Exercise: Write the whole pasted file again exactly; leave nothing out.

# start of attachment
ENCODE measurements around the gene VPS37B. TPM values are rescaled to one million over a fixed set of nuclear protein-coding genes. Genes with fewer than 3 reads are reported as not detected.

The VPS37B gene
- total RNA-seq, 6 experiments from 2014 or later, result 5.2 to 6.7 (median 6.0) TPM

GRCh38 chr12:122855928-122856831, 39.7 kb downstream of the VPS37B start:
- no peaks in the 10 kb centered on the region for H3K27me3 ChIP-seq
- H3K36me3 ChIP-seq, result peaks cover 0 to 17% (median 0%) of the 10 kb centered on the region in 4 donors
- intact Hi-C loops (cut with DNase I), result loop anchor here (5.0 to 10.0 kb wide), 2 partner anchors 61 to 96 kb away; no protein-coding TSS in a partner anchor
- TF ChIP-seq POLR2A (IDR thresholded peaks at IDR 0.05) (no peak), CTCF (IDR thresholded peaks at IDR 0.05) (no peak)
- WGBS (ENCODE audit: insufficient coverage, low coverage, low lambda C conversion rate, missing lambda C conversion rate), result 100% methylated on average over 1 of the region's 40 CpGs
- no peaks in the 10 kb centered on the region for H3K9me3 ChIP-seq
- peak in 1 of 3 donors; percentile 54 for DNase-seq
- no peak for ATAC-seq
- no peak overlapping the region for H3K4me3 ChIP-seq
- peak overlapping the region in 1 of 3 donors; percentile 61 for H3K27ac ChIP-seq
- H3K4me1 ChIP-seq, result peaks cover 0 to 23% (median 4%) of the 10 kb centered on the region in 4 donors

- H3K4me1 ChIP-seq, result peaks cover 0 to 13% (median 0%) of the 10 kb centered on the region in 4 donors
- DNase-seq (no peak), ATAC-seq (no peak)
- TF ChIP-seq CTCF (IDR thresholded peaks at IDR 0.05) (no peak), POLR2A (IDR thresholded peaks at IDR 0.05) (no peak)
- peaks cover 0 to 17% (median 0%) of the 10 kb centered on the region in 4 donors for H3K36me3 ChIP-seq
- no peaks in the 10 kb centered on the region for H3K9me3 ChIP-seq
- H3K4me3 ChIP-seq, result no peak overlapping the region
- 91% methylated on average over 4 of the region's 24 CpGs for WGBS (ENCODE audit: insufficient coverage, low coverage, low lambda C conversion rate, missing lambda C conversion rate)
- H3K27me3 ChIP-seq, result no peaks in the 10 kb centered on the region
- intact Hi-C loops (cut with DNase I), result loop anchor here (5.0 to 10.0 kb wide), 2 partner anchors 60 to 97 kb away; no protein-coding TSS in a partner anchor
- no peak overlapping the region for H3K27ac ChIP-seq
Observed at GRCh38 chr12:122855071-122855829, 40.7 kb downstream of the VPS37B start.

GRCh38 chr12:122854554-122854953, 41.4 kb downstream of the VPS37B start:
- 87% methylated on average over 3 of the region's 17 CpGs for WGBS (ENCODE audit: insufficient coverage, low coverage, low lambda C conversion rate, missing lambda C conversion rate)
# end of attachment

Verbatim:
ENCODE measurements around the gene VPS37B. TPM values are rescaled to one million over a fixed set of nuclear protein-coding genes. Genes with fewer than 3 reads are reported as not detected.

The VPS37B gene
- total RNA-seq, 6 experiments from 2014 or later, result 5.2 to 6.7 (median 6.0) TPM

GRCh38 chr12:122855928-122856831, 39.7 kb downstream of the VPS37B start:
- no peaks in the 10 kb centered on the region for H3K27me3 ChIP-seq
- H3K36me3 ChIP-seq, result peaks cover 0 to 17% (median 0%) of the 10 kb centered on the region in 4 donors
- intact Hi-C loops (cut with DNase I), result loop anchor here (5.0 to 10.0 kb wide), 2 partner anchors 61 to 96 kb away; no protein-coding TSS in a partner anchor
- TF ChIP-seq POLR2A (IDR thresholded peaks at IDR 0.05) (no peak), CTCF (IDR thresholded peaks at IDR 0.05) (no peak)
- WGBS (ENCODE audit: insufficient coverage, low coverage, low lambda C conversion rate, missing lambda C conversion rate), result 100% methylated on average over 1 of the region's 40 CpGs
- no peaks in the 10 kb centered on the region for H3K9me3 ChIP-seq
- peak in 1 of 3 donors; percentile 54 for DNase-seq
- no peak for ATAC-seq
- no peak overlapping the region for H3K4me3 ChIP-seq
- peak overlapping the region in 1 of 3 donors; percentile 61 for H3K27ac ChIP-seq
- H3K4me1 ChIP-seq, result peaks cover 0 to 23% (median 4%) of the 10 kb centered on the region in 4 donors

- H3K4me1 ChIP-seq, result peaks cover 0 to 13% (median 0%) of the 10 kb centered on the region in 4 donors
- DNase-seq (no peak), ATAC-seq (no peak)
- TF ChIP-seq CTCF (IDR thresholded peaks at IDR 0.05) (no peak), POLR2A (IDR thresholded peaks at IDR 0.05) (no peak)
- peaks cover 0 to 17% (median 0%) of the 10 kb centered on the region in 4 donors for H3K36me3 ChIP-seq
- no peaks in the 10 kb centered on the region for H3K9me3 ChIP-seq
- H3K4me3 ChIP-seq, result no peak overlapping the region
- 91% methylated on average over 4 of the region's 24 CpGs for WGBS (ENCODE audit: insufficient coverage, low coverage, low lambda C conversion rate, missing lambda C conversion rate)
- H3K27me3 ChIP-seq, result no peaks in the 10 kb centered on the region
- intact Hi-C loops (cut with DNase I), result loop anchor here (5.0 to 10.0 kb wide), 2 partner anchors 60 to 97 kb away; no protein-coding TSS in a partner anchor
- no peak overlapping the region for H3K27ac ChIP-seq
Observed at GRCh38 chr12:122855071-122855829, 40.7 kb downstream of the VPS37B start.

GRCh38 chr12:122854554-122854953, 41.4 kb downstream of the VPS37B start:
- 87% methylated on average over 3 of the region's 17 CpGs for WGBS (ENCODE audit: insufficient coverage, low coverage, low lambda C conversion rate, missing lambda C conversion rate)